*Please note – all quotes in this piece are from Mike Shanahan
The NFL has a slogan: Football is Family. When it comes to the Shanahan family, that saying is absolutely true. I had the opportunity to talk exclusively with Mike Shanahan about his son and the head coach of the San Francisco 49ers, Kyle Shanahan, 49ers’ general manager John Lynch, and what it takes to be a successful coach in the NFL.
The Early Years with the Red and Gold
Long before Kyle Shanahan was the toast of the town in San Francisco, his father Mike Shanahan was the offensive coordinator for the 49ers and was a major force in the team’s win in Super Bowl XXIX. His offense shined that entire season, capping it off with the ultimate victory, making it even more special that his son’s first head NFL head coaching job is with the red and gold.
“When I was with San Francisco, Kyle was at the 49ers training camps in Rocklin. He stayed with me at camp and we talked about football every night. He had the opportunity to experience an organization that had won four Super Bowls in nine years. He also had the opportunity to be around some great people and leaders. He still tells stories and talks about people like Steve Young, Joe Montana, Harris Barton, Tom Rathman, Jerry Rice, John Taylor, Deion Sanders, and many others. What a great experience to see how these men handled themselves on and off the field.”
After his tenure with the Niners, Mike Shanahan went on to coach the Denver Broncos to two Super Bowl wins, and while he was the head coach of the Washington Redskins, Kyle was his offensive coordinator.
“You really don’t know how any coordinator, let alone your son, will do until he gets in front of the offensive team and installs your eight-day installation scheme. Players and coaches know very quickly if a coach knows what he’s talking about. The next test is how well you can implement a game plan or adjust your game plan during a game. The next test is how you adjust your offense to your personnel and injury situations.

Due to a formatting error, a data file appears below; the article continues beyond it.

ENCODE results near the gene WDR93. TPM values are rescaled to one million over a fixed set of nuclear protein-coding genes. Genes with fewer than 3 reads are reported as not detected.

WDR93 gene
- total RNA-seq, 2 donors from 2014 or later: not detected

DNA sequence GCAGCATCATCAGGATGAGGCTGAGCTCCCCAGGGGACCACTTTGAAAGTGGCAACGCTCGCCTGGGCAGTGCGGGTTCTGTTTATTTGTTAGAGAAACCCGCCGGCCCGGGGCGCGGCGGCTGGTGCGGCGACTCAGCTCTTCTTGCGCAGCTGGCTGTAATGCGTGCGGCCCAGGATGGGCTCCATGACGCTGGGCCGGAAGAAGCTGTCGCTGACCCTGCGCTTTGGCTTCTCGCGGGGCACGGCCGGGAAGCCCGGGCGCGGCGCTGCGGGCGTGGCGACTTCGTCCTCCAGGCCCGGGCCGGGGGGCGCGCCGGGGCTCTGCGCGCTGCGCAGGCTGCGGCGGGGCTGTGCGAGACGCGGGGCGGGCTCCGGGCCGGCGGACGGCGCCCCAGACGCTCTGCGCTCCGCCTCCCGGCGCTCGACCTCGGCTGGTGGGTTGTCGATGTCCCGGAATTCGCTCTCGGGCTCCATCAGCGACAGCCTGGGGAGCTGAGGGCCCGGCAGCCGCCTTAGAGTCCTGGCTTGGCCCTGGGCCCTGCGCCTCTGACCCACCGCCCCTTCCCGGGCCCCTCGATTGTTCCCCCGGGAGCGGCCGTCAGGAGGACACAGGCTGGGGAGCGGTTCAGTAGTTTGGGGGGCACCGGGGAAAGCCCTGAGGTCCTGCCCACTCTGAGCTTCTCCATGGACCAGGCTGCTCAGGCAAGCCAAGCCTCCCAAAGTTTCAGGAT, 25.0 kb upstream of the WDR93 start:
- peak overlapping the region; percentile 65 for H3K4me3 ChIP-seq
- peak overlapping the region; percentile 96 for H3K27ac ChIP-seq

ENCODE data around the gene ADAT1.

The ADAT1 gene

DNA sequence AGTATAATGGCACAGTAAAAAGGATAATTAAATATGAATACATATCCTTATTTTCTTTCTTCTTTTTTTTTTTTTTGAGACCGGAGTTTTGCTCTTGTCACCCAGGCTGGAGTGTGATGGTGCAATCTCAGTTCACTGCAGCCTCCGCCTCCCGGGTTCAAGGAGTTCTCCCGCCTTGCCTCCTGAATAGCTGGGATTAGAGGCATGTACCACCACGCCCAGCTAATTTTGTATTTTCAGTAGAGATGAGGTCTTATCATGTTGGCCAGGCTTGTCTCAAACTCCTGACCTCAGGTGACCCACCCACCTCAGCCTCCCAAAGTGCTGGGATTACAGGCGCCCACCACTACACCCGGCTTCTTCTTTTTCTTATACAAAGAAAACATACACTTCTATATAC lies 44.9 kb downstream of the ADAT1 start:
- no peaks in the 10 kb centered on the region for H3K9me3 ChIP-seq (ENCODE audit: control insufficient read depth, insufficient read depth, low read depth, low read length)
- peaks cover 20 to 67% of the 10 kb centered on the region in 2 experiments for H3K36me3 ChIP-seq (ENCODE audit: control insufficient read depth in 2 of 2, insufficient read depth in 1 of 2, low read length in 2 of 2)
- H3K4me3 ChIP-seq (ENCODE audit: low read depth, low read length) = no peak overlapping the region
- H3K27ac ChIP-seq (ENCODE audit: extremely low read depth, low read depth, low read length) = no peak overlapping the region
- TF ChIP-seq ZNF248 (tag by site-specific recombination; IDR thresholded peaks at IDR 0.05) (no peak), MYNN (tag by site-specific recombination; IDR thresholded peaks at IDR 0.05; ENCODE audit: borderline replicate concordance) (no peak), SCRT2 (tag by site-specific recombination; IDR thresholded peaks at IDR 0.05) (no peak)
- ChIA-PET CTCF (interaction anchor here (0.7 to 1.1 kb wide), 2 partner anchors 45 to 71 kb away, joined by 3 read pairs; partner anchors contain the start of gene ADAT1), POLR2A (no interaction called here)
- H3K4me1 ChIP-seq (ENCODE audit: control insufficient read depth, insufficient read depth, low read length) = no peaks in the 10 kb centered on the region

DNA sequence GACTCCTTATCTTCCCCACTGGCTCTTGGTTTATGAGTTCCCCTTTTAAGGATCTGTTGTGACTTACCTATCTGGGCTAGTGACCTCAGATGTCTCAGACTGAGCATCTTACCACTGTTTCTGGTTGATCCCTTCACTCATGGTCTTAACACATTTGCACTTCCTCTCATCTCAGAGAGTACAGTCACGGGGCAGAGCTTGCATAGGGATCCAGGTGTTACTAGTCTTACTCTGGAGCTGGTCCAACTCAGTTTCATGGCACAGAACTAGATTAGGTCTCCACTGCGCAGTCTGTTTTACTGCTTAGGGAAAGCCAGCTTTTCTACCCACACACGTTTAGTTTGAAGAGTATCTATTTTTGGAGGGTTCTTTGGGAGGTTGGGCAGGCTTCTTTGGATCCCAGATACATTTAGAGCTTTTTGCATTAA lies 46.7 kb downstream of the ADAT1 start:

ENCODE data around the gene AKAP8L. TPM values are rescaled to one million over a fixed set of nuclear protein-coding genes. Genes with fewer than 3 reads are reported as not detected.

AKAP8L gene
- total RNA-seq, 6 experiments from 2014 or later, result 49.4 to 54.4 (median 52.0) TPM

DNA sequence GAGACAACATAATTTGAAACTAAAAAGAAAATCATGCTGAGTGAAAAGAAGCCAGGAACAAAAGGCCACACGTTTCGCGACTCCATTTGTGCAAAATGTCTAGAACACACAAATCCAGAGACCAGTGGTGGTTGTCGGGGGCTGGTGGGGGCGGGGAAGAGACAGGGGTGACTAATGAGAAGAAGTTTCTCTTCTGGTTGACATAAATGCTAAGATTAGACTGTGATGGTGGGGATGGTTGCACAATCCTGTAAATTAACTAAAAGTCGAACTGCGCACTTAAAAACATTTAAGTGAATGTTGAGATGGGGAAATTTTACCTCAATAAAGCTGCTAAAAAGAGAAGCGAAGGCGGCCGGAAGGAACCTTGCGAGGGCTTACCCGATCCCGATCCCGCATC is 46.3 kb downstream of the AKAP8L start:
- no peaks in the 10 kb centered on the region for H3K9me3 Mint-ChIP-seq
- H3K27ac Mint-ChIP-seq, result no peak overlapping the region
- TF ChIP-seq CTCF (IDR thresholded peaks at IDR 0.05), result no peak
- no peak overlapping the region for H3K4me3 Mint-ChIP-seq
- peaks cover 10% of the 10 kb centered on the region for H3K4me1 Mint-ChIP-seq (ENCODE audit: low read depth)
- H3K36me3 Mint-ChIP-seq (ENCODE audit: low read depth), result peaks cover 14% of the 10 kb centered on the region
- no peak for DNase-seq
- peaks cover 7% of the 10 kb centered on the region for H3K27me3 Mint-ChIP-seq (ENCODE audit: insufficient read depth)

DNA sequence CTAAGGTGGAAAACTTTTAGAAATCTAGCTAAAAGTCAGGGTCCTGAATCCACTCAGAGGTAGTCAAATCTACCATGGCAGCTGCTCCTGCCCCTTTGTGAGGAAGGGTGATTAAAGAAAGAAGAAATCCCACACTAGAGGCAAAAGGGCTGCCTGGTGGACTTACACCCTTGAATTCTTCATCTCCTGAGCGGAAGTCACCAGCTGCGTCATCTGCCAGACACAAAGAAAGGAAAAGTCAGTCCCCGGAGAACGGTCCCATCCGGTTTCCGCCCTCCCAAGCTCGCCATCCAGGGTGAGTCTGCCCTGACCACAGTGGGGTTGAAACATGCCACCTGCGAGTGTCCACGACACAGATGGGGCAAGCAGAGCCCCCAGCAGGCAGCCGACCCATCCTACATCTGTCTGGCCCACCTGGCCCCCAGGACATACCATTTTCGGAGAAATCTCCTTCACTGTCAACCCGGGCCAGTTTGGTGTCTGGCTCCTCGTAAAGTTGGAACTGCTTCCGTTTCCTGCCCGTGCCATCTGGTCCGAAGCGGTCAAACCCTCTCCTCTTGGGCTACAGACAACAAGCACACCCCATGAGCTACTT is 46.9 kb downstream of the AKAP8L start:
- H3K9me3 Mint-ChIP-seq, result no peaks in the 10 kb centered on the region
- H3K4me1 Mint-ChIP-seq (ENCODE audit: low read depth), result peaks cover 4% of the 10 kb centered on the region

I really thought Kyle’s best coaching job was with the Redskins in 2012 with six new starters on offense, a rookie quarterback, rookie running back, and new offense scheme.”
Considering Mike’s Shanahan’s success, that’s saying something.
The elder Shanahan knows firsthand what it is like to go from coordinator to head coach, which is an experience that can only be a benefit to his son.
“Kyle had been in five different NFL organizations in 13 different NFL seasons, and every organization does things differently. When you’re a head coach for the first time, it’s up to you to set the culture and direction of the whole organization.
What’s your philosophy on offense, defense, and special teams? What characteristics are you looking for in your players? What are the weaknesses and strengths of the organization? What are the qualities of a Super Bowl winner?
You’re looking at every facet of the organization, knowing it’s up to you, your GM, and the owner to make sure you all are on the same page and speaking the same language. Players see holes in organizations very quickly.”
The Benefit of the John Lynch Factor
Making the transition smoother for Kyle is the relationship between him and general manager John Lynch. Being like-minded and open communication will make this new regime work and work well.
Going along with that is the benefit of having a GM who played in the NFL and has experience in various aspects of the game.